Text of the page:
You might've heard about the ongoing campaign to "Save OPRF."
What's it all about?
In a few words, it's about saving the jobs on non-tenured and part-time teachers, who, like many similar educators around the state, routinely receive Redution In Force (RIF) notices this time of year. Wednesday Journal editor Dan Haley has a plain-language explanation of the process in an April 3 column. It's worth a read.
Anyway, a handful of teachers, 21 in total, were dismissed on March 22, prompting some outrage and online activism from students and parents alike. It's worth noting that some of those teachers may get hired back.
"This is the routine thing that occurs at almost every district known to humankind at this time of year," OPRF spokeswoman Kay Foran told the Chicago Tribune. "There should be concern and some pain when students learn perhaps a favorite teacher may not return to a specific position or be recalled for the following school year."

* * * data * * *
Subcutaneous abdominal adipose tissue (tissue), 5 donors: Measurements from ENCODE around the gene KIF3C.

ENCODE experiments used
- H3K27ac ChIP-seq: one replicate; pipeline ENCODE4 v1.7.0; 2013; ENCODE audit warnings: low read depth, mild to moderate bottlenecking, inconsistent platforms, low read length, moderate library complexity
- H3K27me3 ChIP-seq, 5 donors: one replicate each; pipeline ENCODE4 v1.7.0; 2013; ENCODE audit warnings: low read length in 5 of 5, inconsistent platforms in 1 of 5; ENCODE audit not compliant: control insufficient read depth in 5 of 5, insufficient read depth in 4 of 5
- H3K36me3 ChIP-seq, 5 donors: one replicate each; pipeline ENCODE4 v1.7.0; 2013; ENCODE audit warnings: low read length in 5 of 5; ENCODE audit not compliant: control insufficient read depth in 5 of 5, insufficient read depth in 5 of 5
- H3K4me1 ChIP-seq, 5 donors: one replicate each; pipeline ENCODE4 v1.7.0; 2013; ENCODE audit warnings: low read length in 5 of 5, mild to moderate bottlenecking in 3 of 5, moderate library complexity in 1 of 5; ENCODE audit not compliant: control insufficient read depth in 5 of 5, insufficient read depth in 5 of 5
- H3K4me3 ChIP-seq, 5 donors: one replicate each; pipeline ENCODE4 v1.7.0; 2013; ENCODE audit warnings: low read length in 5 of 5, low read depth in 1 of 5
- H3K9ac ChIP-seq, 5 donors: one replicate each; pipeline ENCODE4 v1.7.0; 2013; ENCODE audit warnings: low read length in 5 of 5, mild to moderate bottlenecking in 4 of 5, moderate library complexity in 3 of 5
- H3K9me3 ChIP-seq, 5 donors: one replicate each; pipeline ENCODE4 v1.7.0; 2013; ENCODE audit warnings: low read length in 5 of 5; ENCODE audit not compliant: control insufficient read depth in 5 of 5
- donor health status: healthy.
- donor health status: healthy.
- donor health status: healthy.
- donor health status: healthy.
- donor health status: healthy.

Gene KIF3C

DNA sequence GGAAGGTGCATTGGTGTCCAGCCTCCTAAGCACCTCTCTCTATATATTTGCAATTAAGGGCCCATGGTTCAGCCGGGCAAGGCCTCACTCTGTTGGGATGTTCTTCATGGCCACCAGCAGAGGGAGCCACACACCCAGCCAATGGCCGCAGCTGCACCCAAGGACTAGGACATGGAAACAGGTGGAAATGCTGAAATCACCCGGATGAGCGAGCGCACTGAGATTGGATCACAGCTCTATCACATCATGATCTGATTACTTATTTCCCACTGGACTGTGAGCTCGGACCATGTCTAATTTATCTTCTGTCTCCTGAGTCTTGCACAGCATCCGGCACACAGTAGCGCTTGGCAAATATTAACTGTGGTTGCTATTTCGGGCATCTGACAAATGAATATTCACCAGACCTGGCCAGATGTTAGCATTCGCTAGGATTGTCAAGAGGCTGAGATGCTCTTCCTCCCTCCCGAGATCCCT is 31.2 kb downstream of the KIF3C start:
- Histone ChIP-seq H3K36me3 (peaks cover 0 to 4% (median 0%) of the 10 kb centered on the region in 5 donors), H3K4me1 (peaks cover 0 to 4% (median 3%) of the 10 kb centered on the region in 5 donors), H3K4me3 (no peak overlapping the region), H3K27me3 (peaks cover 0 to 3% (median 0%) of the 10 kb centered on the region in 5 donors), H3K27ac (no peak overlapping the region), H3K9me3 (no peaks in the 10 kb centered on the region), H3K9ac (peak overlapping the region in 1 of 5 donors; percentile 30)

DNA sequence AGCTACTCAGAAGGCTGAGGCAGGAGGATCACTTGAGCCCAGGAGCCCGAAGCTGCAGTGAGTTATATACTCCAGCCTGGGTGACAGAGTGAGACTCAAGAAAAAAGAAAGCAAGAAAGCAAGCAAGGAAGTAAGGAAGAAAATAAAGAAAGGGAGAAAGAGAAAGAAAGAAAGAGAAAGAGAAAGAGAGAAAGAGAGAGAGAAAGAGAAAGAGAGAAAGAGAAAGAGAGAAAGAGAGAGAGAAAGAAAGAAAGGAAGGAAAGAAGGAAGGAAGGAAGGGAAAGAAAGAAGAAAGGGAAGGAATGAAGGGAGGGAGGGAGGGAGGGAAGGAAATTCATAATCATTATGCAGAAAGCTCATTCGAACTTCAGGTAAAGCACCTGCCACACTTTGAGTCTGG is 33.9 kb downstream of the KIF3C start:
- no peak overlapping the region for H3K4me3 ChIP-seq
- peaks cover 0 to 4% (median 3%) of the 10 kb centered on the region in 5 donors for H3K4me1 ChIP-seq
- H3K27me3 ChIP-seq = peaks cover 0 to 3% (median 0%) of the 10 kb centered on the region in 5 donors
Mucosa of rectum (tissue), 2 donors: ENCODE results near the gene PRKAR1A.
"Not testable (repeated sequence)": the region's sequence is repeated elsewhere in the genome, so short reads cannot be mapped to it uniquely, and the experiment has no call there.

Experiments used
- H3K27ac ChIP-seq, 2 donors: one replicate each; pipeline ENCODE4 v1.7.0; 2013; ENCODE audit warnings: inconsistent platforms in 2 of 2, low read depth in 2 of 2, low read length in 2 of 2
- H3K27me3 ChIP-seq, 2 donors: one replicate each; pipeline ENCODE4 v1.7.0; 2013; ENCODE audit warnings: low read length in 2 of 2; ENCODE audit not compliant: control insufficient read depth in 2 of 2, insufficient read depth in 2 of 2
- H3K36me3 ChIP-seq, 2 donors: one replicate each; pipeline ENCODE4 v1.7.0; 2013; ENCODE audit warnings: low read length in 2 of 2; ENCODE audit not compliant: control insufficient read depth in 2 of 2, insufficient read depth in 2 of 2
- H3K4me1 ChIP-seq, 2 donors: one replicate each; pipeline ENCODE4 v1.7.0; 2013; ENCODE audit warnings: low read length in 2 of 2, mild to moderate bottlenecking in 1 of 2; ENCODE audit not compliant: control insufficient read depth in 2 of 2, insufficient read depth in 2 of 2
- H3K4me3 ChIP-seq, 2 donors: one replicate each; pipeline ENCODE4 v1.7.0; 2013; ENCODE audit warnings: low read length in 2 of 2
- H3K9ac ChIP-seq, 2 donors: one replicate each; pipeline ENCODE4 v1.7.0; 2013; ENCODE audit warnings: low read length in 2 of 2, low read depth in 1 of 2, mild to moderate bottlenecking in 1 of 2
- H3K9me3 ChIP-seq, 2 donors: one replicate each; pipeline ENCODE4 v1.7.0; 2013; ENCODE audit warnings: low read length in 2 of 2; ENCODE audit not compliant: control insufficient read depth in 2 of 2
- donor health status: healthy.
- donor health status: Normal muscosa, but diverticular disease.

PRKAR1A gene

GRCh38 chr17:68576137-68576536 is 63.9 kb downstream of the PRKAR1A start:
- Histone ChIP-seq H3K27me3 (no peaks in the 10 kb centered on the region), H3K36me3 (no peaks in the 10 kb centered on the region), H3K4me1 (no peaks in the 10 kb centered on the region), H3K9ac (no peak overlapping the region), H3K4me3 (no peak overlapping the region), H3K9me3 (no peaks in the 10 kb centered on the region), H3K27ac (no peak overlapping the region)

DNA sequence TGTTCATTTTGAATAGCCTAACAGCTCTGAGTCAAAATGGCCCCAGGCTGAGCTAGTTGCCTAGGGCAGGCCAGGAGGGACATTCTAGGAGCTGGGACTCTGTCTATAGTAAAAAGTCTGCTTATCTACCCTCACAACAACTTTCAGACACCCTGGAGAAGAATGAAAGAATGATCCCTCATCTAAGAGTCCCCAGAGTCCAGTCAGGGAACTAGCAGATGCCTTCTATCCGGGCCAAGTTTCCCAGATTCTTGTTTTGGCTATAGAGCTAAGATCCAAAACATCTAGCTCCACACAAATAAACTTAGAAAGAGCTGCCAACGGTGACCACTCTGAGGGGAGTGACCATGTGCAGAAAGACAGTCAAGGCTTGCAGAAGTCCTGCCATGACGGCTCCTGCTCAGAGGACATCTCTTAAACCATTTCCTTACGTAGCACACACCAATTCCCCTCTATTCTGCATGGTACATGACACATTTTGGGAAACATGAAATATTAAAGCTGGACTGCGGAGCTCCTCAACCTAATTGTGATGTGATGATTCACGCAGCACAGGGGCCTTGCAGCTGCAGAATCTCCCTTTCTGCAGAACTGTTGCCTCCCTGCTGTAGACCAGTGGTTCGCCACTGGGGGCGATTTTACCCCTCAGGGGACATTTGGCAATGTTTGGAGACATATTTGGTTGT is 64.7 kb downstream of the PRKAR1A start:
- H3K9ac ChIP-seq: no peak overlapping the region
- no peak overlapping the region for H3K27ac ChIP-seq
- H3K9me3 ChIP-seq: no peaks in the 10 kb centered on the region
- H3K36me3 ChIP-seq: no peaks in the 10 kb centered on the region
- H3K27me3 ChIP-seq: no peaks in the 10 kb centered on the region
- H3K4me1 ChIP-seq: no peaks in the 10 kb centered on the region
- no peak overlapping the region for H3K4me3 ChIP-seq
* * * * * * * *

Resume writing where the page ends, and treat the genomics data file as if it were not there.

But in the age of instant connectivity, the students are taking their protests online. They've created a website called "Save OPRF," which has a running list of the teachers who've been fired, as well as a growing list of comments from community members lauding the axed OPRF staffers. The site also has links to downloadable salary information and tongue-in-cheek .jpg posters asking if some of history's greatest thinkers ought to be "dismissed."
Another effort utilizes online petition site SignOn. That page was created by OPRF sophomore Jacob Meeks, and so far more than 1,300 people have "signed" the petition, which aims to block the firings. It reads:
According to the official budget of District 200, OPRF has a budget surplus, making these teacher firings uncalled for. We're calling on the School Board and the Administration of OPRF to repeal the dismissals they voted upon and to support the educational well being of students by reexamining the budget and, if necessary, cutting from elsewhere.
And the group's Facebook page, which had swelled to thousands of fans, has been peeled back in favor of a new page. The creators of the original "Save OPRF" Facebook group apparently broke some of Facebook's rules. Thus, the new page, which is encouraging residents and students to show up at the Oak Park-River Forest Community High School District 200 board meeting on April 12.
A public copy of the agenda for that meeting is not yet available.